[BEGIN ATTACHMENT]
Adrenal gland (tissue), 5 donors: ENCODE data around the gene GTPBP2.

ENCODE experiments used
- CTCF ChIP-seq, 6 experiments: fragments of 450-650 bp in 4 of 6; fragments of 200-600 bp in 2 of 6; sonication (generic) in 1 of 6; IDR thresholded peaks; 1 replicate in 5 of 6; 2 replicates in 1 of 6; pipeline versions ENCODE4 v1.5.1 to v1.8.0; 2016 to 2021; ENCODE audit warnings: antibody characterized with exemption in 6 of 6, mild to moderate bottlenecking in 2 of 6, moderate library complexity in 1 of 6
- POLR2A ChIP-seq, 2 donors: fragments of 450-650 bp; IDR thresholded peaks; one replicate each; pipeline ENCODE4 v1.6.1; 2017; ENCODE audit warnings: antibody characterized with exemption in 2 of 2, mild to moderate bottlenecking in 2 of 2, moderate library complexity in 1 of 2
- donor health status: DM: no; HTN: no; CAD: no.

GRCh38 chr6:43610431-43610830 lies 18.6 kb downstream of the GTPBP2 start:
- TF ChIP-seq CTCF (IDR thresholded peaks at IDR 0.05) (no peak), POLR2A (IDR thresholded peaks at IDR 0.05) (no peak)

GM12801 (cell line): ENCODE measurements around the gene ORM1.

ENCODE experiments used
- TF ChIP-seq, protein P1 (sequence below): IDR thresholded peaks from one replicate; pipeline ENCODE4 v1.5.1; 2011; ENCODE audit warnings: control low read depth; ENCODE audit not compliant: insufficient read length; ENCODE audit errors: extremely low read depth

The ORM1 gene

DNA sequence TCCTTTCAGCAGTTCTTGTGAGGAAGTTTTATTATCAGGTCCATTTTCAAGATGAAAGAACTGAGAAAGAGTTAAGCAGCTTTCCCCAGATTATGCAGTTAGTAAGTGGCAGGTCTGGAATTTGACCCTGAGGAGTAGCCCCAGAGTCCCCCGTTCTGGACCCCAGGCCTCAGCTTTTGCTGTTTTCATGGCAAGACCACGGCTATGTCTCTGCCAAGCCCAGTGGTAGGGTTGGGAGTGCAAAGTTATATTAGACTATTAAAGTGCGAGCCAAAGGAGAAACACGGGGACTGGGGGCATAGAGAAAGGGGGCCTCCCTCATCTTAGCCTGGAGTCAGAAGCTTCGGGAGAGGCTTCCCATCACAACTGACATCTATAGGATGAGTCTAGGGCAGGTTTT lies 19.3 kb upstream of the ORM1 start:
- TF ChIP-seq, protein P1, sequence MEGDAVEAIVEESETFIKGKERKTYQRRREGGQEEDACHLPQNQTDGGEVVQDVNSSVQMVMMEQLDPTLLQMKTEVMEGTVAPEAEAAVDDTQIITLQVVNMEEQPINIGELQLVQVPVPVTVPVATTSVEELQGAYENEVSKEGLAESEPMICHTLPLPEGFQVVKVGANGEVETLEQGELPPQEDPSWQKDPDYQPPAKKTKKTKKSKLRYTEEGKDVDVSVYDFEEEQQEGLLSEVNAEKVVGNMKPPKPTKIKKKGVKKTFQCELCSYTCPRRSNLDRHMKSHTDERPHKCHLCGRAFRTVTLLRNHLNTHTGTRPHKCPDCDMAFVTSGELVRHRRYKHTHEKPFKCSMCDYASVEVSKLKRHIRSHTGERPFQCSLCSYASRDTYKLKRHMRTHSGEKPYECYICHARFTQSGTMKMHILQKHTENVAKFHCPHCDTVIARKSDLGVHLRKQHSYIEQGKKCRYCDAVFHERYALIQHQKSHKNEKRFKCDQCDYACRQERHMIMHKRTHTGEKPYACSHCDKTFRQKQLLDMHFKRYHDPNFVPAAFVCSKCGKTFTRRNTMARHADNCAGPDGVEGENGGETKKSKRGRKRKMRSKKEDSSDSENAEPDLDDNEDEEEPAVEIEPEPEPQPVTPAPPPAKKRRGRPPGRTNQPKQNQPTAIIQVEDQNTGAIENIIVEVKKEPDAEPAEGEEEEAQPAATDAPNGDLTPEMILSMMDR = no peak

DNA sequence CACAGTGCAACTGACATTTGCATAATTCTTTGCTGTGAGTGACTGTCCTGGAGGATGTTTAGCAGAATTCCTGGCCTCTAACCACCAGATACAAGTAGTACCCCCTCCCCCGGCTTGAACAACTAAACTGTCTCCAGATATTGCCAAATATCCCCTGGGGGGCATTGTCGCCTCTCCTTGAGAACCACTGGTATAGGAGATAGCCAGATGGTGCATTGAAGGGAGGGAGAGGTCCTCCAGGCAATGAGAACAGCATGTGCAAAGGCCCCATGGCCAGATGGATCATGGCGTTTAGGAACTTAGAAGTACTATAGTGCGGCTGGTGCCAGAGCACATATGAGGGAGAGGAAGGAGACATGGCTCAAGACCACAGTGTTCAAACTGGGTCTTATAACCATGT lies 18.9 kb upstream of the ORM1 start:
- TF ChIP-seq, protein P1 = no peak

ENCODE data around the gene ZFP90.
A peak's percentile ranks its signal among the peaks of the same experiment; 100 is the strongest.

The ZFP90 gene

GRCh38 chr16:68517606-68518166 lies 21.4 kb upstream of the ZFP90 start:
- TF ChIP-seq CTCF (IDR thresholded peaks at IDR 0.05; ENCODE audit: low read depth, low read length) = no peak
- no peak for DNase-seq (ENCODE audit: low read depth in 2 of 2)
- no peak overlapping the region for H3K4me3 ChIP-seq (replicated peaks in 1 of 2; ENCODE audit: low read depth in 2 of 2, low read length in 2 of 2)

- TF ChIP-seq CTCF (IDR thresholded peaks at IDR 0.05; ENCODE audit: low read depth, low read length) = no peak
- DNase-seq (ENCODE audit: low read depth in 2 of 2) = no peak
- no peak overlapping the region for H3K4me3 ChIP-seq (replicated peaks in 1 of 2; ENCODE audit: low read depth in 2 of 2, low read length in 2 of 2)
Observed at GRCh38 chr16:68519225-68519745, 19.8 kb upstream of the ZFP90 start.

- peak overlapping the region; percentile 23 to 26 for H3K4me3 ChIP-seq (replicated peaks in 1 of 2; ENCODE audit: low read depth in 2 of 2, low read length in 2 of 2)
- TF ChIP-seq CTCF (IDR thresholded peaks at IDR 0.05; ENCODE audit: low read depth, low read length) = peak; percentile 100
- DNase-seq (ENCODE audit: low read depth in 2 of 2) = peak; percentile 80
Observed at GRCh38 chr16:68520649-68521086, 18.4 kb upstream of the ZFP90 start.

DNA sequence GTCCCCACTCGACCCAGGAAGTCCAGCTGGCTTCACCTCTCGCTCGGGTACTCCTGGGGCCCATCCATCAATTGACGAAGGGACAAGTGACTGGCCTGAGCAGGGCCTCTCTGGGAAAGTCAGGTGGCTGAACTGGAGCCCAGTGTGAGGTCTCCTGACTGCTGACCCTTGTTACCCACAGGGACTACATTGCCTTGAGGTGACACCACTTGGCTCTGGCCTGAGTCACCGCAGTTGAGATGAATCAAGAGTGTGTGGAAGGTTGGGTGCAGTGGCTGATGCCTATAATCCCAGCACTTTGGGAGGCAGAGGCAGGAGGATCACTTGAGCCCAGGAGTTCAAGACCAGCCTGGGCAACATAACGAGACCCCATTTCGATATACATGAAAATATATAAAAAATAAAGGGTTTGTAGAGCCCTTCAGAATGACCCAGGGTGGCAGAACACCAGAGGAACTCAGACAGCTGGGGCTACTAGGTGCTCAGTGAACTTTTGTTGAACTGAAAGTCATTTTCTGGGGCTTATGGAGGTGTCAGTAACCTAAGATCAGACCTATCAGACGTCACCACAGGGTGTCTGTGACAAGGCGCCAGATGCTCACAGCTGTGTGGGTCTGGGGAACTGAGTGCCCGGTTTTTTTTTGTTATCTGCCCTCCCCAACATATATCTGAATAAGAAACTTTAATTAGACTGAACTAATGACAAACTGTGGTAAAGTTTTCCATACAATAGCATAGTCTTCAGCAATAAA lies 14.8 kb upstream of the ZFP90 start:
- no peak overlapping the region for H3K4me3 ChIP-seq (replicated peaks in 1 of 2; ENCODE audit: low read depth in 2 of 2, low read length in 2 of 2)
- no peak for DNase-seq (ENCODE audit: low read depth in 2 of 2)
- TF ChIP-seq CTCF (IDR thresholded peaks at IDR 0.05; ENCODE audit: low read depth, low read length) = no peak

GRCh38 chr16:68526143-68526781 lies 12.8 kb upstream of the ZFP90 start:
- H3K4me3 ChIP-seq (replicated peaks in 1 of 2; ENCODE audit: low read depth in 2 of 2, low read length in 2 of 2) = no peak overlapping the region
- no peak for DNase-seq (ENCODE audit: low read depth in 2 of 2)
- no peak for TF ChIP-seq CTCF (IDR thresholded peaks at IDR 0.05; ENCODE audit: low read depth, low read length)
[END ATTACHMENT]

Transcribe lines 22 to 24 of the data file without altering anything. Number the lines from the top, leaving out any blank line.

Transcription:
- no peak overlapping the region for H3K4me3 ChIP-seq (replicated peaks in 1 of 2; ENCODE audit: low read depth in 2 of 2, low read length in 2 of 2)

- TF ChIP-seq CTCF (IDR thresholded peaks at IDR 0.05; ENCODE audit: low read depth, low read length) = no peak
- DNase-seq (ENCODE audit: low read depth in 2 of 2) = no peak